Medication reconciliation is the process of determining and verifying the list of medications prescribed to a patient before, during, and after hospitalization. This information must be available and accurate if any healthcare provider hopes to control costs, improve outcomes, and avoid the catastrophic consequences of a drug interaction.

Unfortunately, the logistical challenge of medication reconciliation is one of the most complex in all of healthcare. Ideally, the patient themselves would act as the best resource, but for many reasons, patients struggle to fully comprehend the exact nature of their treatment. That leaves it up to healthcare administrators to handle medication reconciliation, a process that is notoriously plagued by missed details, bad information, unavailable sources, and duplicate data.

A new study suggest that EHRs may be able to solve these problems and lend a new level of efficiency and accuracy to the medication reconciliation process. A group from the National Institute for Health Care Reform spent time intensely studying how this process currently works at 19 hospitals across 10 regions of the U.S. The study team interviewed hospital executives and EHR users while performing a close analysis of the available data.

The goal of the study was to identify how medication reconciliation is currently handled, how effective/ineffective these systems are, and what effect a switch to EHRs would have. The results, like most analysis of EHRs, confirm that a switch to electronic records would have an immediate and impressive effect on outcomes.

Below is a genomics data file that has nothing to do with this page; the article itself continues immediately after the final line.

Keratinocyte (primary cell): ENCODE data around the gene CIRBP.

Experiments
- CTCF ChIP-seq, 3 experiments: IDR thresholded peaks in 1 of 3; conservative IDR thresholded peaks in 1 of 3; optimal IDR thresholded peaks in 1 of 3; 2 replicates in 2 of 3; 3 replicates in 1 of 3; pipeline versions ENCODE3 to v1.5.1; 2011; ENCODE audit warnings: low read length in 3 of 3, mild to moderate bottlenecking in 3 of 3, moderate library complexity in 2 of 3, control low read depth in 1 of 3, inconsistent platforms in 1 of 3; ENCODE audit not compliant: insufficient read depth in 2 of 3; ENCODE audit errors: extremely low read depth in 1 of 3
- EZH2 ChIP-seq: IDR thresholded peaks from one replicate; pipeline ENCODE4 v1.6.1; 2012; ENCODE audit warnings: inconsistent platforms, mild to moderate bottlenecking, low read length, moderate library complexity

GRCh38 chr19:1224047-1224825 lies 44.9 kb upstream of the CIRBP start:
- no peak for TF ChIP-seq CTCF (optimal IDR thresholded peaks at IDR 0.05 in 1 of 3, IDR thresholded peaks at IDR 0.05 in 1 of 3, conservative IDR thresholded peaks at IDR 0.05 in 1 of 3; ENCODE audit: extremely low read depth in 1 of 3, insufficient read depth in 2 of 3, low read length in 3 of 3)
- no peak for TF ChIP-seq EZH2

The collected data revealed that 33% of the participants used a partially paper-based approach to medication reconciliation at admission, discharge, or both. Many more had access to some form of external EHR that included medication histories, but those records were not widely used. In the hospitals where the processes were fully electronic, however,  medication reconciliation modules had already been put into place with positive results. Respondents reported that patients left with more user-friendly discharge instructions, and that issuing electronic prescriptions relieved a major administrative hassle.

The aims of the study were fairly limited, but they highlight the ability of EHRs to have a transformative effect throughout the healthcare industry. In order to improve on this promise, the researchers recommended enhancing the usability of EHRs, making interoperability a bigger priority, and educating providers about proper implementation and usage.

The conclusion is that EHRs have amazing potential, but the technology and all its attendant systems still needs to improve in order to reap the greatest gains. That kind of progress can only happened if dedicated HIM professionals continue to evolve the technology. If you are ready to get the most out of EHRs, work with MedPartners HIM to find the expert staff you need.